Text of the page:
China not only adopted a renewal of patent law in China, but also important changes for design protection in China, both coming into force on 1 July 2021. Joining the WIPO Hague System has become probable.
Much attention was paid to the decision from China in October 2020 for a comprehensive amendments of patent law in China, which will come into force on 1 July 2021.
Somewhat more unnoticed, but nevertheless also important, are the planned amendments to design law, which can also be found in the patent law in China and will also come into force on 1 July 2021. For design protection in China, the “protection of designs”, the Standing Committee of the People’s Congress of China adopted reforms that may bring accession to the Hague System within reach.
The main changes are:
- a 15-year term (instead of the previous 10 years) for industrial designs (Article 42 of the revised “Patent Law”)
- the protection of partial designs of products is possible (Article 6 of the revised “Patent Law”)
- a domestic priority of 6 months is introduced (according to Article 29(2) of the revised “Patent Law”)
In addition, the time limits for filing a priority document are changed:
- for patent or utility model applications: 16 months from the first filing date
- for design applications: 3 months from the first filing date
A brief digression: Terminology in design protection
Until 2014, in Germany a design could be protected under GeschmMG; now designs are called “registered design” in Germany and are proteced in the German Design Act (DesignG).
At the level of the European Union, a proteced design ist called “Community design”. To make the conceptual confusion complete, a protected design is often called a “design patent” in English, a term that cannot be used analogous in German or in Europe, as patent law and design law represent completely different areas of law and protection.
A design can also be widely protected at an international level, via the Hague Agreement concerning the International Registration of Industrial Designs (HMA) at the World Intellectual Property Organization (WIPO Hague System Fee Calculator).
The announced changes for design protection in China are a clear step towards adapting Chinese design law to international regulations. This is also explicitly formulated in the comments of the People’s Congress on the announced amendments: the intention is to correspond to the “development trend of the international design system” – and, incidentally, China wants to offer its own design industry protection against substitution and imitation, even for simple parts.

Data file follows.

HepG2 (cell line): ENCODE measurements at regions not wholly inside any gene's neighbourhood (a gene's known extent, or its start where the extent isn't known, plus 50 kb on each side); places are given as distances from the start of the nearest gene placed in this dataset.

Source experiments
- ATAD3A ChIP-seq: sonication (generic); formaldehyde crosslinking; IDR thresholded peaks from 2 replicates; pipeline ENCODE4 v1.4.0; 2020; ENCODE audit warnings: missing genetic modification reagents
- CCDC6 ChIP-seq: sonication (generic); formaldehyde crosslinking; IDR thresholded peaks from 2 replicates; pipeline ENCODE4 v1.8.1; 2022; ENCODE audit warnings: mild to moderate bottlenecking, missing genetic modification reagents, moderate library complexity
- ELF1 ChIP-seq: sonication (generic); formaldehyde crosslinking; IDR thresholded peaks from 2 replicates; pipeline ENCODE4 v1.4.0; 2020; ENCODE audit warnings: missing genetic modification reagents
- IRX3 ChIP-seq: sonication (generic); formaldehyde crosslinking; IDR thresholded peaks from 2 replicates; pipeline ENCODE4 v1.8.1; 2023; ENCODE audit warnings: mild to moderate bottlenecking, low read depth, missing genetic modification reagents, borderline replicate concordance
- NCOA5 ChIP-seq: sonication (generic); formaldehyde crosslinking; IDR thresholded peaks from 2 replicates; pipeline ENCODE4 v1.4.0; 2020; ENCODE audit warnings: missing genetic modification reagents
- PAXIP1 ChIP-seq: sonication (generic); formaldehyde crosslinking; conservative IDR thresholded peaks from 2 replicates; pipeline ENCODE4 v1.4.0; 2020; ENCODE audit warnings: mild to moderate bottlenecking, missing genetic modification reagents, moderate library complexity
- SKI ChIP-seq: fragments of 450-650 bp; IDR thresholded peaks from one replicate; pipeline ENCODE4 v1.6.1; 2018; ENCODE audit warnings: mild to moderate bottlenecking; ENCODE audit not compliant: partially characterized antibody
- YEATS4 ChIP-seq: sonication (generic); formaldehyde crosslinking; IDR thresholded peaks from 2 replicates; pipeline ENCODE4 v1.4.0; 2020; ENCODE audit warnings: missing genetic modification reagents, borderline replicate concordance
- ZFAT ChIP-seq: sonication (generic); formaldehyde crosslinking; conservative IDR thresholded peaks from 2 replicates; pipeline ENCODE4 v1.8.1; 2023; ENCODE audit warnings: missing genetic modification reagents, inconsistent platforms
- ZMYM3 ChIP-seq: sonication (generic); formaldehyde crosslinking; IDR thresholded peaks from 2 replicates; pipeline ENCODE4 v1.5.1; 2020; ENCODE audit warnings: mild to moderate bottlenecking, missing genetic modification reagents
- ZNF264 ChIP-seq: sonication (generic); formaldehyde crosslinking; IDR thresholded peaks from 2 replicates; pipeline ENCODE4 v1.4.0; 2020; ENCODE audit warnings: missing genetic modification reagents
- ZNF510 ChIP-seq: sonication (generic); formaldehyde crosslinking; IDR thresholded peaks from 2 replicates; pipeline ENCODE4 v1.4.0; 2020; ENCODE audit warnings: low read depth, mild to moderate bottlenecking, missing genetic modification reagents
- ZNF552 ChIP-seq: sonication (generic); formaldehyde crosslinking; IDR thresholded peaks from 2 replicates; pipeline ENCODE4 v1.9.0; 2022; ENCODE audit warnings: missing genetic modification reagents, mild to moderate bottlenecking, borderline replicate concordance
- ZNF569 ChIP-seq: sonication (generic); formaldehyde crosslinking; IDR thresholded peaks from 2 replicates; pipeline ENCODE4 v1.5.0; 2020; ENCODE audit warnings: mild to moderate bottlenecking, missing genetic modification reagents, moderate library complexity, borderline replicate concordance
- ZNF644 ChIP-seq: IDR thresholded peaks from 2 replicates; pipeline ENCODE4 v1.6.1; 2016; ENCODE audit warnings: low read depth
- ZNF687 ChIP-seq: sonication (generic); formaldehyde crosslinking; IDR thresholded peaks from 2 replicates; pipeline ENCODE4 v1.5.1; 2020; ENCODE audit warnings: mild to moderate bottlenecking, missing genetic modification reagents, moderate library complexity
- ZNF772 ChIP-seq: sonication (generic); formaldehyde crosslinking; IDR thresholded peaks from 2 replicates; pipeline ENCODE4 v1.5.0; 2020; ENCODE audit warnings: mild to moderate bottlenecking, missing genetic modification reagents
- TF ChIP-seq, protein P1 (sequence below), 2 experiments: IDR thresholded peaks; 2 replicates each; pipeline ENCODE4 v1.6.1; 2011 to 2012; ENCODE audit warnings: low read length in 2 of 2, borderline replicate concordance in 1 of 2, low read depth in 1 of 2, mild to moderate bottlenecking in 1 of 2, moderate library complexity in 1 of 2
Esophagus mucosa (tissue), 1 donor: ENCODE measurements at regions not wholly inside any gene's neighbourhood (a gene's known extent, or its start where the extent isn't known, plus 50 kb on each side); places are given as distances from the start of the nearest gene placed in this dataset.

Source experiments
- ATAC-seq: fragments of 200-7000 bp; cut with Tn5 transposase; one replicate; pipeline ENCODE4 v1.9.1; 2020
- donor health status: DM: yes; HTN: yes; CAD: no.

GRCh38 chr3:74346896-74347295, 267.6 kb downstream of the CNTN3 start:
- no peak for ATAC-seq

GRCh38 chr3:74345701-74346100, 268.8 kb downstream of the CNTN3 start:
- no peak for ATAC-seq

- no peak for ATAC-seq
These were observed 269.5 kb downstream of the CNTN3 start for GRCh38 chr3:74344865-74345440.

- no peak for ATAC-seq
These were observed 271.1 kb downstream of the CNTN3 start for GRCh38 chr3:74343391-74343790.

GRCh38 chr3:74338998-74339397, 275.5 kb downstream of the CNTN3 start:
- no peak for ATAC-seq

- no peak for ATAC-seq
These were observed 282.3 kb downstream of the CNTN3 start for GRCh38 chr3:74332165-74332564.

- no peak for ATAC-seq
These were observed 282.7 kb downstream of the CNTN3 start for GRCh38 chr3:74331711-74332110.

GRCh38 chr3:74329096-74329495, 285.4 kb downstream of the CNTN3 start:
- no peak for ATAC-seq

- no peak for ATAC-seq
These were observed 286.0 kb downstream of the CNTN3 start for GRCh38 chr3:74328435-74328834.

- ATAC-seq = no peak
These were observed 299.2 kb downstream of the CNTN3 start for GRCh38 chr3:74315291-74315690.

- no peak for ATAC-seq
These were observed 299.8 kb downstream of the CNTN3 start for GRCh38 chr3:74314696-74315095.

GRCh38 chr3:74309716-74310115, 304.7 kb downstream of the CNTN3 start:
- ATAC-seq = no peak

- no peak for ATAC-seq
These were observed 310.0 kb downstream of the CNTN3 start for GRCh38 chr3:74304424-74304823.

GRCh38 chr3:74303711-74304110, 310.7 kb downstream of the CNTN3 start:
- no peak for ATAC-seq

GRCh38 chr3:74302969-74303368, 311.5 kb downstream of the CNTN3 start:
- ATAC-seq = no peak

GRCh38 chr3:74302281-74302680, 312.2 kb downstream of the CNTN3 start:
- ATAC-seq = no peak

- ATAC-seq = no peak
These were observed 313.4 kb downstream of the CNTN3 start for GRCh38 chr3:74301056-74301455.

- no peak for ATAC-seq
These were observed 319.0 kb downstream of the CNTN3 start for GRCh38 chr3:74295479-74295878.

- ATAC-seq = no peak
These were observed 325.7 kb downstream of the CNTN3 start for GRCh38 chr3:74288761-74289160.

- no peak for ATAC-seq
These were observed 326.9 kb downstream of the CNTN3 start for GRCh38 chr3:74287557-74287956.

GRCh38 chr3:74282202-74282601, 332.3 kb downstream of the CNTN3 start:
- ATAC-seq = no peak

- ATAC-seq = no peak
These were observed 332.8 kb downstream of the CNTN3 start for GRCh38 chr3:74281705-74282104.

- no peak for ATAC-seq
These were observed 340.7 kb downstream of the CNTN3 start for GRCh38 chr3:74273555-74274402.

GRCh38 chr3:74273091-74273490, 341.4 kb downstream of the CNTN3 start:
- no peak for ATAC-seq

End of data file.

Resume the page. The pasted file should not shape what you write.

We take a brief look at international regulations on design protection:
China’s planned changes for design protection in China are similar to design protection in the USA: because in the USA, too, the term for so-called “design patents” is 15 years (35 USC § 171).
In Germany and Europe, the maximum term for designs is longer, but must be maintained through maintenance fees (which do not exist for the U.S. design patent).
The maximum term for design protection is 25 years – both under German design law (DesignG § 27) and under European law for Community designs (Art. 12 CDR). Design protection is initially granted for 5 years after registration and can be extended for the 6th to 10th, 11th to 15th, 16th to 20th and for the 21st to 25th year respectively by paying a maintenance fee.
China joining the Hague Agreement?
China’s interest in the Hague Agreement is not surprising; for many years, the Hague Agreement for International Simplified Design Protection was not much noticed, partly because very interesting industrialised countries such as the USA and Japan were not involved. However, this has changed in recent years. Japan (2015), USA (2016), South Korea (2018) and Canada (2019) joined in quick succession as important contracting states outside the EU. As EU-affiliated countries, Switzerland, Russia, Turkey – and the UK joined – also in 2018.
The Hague Agreement has a special charm because, in contrast to other international systems for filing IP rights (such as the Madrid Agreement), it does not require a basic application for the design in a contracting state as a prerequisite for an international design application. Thus, the Hague System allows one to claim protection for a first-time application for a design in any number of contracting states.
Any examination of a design application via the Hague Agreement?
So if a design or model is filed with WIPO via the Hague Agreement, WIPO automatically notifies the design application for a contracting state to that contracting state. The target country can now confirm or reject the design application according to its national jurisdiction. However, the DPMA and the EUIPO (for design applications for the EU) only examine formal requirements.
However, the substantive requirements for protection that a design must fulfil under German and also European design law, namely novelty and peculiarity (a “déjà vu”), are not examined by the Office and must be challenged in nullity proceedings in case of doubts.
Important in this context: since 2014 and the entry into force of the German Design Act, the novelty and individual character of a design application or design registration can be challenged in nullity proceedings before the German DPMA (i.e. still before a court instance; this is much more cost-efficient).
Do you want to protect or defend a design?
Our lawyers have many years of expertise in design law as well as in the entire field of intellectual property and are entitled to represent you before any court – in Germany and internationally. Our team also has country and language knowledge as well as legal expertise in China.